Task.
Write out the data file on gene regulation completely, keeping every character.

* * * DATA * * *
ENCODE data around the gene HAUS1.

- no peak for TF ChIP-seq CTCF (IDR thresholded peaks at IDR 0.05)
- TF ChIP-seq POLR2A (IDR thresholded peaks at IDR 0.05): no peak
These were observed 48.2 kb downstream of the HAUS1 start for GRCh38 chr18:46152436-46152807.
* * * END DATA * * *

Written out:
ENCODE data around the gene HAUS1.

- no peak for TF ChIP-seq CTCF (IDR thresholded peaks at IDR 0.05)
- TF ChIP-seq POLR2A (IDR thresholded peaks at IDR 0.05): no peak
These were observed 48.2 kb downstream of the HAUS1 start for GRCh38 chr18:46152436-46152807.